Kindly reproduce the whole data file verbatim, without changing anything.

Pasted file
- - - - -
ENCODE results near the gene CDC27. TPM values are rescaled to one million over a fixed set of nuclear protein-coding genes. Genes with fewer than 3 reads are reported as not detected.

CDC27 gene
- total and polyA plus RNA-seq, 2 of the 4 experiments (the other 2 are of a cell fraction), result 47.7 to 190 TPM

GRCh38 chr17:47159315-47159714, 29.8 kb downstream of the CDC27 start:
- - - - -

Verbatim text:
ENCODE results near the gene CDC27. TPM values are rescaled to one million over a fixed set of nuclear protein-coding genes. Genes with fewer than 3 reads are reported as not detected.

CDC27 gene
- total and polyA plus RNA-seq, 2 of the 4 experiments (the other 2 are of a cell fraction), result 47.7 to 190 TPM

GRCh38 chr17:47159315-47159714, 29.8 kb downstream of the CDC27 start: